The Asia-Pacific region presents a varied response to these regulatory initiatives. Countries like Australia and Korea are considering similar legislation, while others such as Japan and India adopt a more cautious approach. Australia’s ACCC has proposed mandatory codes of conduct for digital platforms and new obligations to combat scams and fake reviews. Korea’s KFTC is pushing for a DMA-style bill but faces internal skepticism about its ex ante approach. Japan is experimenting with ‘co-regulation,’ combining voluntary self-reporting by companies with government monitoring. Meanwhile, India’s Committee on Digital Competition Law is studying the unique challenges of digital markets, aiming to balance regulation and innovation. Other nations in the region, including Thailand, Indonesia, Taiwan, Singapore, Malaysia, and Hong Kong, are also navigating this complex terrain, each adopting different strategies to regulate digital markets while fostering innovation.

Post-Brexit, the UK aims to shed the regulatory burden inherited from the EU. The UK House of Commons has proposed the Digital Markets, Competition and Consumers Bill, expected to come into force later in 2024. This bill seeks to regulate competition in digital markets while promoting a ‘pro-innovation’ approach to AI regulation. As Peter Foster of the Financial Times noted, “Brexit is about creating an investment environment that keeps pace with the best jurisdictions for innovation in the world.”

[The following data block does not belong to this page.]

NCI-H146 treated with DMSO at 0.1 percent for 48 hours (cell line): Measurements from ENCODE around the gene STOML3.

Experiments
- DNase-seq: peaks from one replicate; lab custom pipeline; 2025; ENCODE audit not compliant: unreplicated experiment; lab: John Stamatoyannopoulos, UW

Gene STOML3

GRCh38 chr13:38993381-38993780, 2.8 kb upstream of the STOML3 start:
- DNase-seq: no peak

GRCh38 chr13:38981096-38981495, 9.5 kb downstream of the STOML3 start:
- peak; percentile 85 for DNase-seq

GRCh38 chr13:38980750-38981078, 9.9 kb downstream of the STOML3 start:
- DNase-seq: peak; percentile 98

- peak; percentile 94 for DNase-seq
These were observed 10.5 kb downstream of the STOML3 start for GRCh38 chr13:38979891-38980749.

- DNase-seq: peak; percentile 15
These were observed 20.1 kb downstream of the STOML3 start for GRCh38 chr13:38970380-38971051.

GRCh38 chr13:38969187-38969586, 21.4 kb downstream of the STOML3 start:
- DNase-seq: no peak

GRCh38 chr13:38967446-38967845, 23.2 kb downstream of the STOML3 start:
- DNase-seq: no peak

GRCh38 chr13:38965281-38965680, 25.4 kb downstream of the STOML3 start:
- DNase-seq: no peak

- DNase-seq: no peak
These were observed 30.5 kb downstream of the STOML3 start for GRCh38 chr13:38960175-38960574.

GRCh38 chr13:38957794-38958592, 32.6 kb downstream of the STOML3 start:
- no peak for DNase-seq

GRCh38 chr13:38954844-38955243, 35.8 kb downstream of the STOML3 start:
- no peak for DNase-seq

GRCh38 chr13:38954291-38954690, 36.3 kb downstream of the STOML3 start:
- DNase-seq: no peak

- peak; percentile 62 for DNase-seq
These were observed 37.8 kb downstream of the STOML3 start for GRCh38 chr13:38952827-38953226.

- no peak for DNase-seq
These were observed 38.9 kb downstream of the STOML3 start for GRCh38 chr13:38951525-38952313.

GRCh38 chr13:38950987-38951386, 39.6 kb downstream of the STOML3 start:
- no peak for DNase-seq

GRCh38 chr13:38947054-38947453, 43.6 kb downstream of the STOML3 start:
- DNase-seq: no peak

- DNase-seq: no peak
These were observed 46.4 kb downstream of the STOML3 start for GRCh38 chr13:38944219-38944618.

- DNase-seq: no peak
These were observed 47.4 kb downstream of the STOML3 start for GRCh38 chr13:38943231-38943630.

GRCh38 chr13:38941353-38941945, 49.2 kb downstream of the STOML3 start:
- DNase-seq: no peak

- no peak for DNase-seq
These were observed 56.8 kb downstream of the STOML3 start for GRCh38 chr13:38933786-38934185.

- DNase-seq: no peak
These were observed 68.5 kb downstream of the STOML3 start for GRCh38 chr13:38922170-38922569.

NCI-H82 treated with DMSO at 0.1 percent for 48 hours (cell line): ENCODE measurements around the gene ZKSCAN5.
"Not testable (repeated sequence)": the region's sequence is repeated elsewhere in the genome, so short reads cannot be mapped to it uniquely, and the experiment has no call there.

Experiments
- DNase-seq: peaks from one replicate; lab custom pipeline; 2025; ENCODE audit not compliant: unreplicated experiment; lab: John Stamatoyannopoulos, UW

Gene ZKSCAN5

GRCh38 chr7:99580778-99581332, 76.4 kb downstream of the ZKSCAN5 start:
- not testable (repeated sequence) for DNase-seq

The ongoing debate on digital market regulation mirrors the historical discourse during the Industrial Revolution. The common law approach, with its adaptability and case-by-case precision, proved highly effective in England’s industrial ascent. Today, the EU’s legislative model faces scrutiny for potentially stifling innovation, while common law jurisdictions like the UK and the US continue to foster technological advancements. Despite aggressive antitrust enforcement, the US maintains a robust tech sector, with American companies dominating global stock market value. This success underscores the potential benefits of a case-led approach over stringent legislative frameworks.

As the Technology Revolution unfolds, jurisdictions worldwide will continue to grapple with the balance between regulation and innovation. The EU’s legislative experiment will serve as a critical case study. If successful, it could set a global precedent; if not, it may prompt a reevaluation of regulatory strategies. Asian economies, poised to be the next global powerhouses, will play a crucial role in this evolution. Their decisions on digital market regulation will significantly impact global innovation and economic growth. Policymakers must carefully consider historical lessons and current dynamics to foster an environment that supports technological advancements while ensuring fair competition.

Thus, the choice of legal framework—legislative or common law—will shape the future of digital markets and technological innovation. The world watches as this critical debate continues to unfold, much like it did during the Industrial Revolution. The outcome will determine how we navigate the complexities of the digital age, balancing the need for innovation with the imperative of regulation.